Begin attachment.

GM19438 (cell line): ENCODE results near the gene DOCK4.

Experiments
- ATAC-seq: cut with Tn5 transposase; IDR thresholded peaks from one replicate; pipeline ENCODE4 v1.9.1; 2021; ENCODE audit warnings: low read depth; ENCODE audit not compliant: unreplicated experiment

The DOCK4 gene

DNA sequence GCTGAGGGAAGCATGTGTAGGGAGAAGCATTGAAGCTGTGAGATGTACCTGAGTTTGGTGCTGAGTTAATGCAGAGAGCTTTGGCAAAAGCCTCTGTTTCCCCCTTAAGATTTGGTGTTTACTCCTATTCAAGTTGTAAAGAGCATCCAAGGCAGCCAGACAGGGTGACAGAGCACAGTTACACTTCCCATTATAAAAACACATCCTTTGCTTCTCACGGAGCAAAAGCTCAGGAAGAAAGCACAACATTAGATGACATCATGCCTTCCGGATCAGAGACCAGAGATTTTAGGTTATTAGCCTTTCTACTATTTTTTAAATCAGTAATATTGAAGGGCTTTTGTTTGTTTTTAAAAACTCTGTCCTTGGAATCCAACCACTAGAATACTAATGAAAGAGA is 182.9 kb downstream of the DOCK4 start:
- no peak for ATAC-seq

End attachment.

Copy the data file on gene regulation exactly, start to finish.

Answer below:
GM19438 (cell line): ENCODE results near the gene DOCK4.

Experiments
- ATAC-seq: cut with Tn5 transposase; IDR thresholded peaks from one replicate; pipeline ENCODE4 v1.9.1; 2021; ENCODE audit warnings: low read depth; ENCODE audit not compliant: unreplicated experiment

The DOCK4 gene

DNA sequence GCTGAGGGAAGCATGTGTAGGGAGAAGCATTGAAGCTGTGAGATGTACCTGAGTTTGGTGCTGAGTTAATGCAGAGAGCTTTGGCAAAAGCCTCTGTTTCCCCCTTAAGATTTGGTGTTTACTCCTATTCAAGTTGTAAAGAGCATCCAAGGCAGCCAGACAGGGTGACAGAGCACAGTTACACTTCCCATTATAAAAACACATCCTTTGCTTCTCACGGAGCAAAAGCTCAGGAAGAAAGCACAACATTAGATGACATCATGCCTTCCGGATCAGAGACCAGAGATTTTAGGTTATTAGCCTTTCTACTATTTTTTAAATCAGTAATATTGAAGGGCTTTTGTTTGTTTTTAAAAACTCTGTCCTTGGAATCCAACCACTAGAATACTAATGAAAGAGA is 182.9 kb downstream of the DOCK4 start:
- no peak for ATAC-seq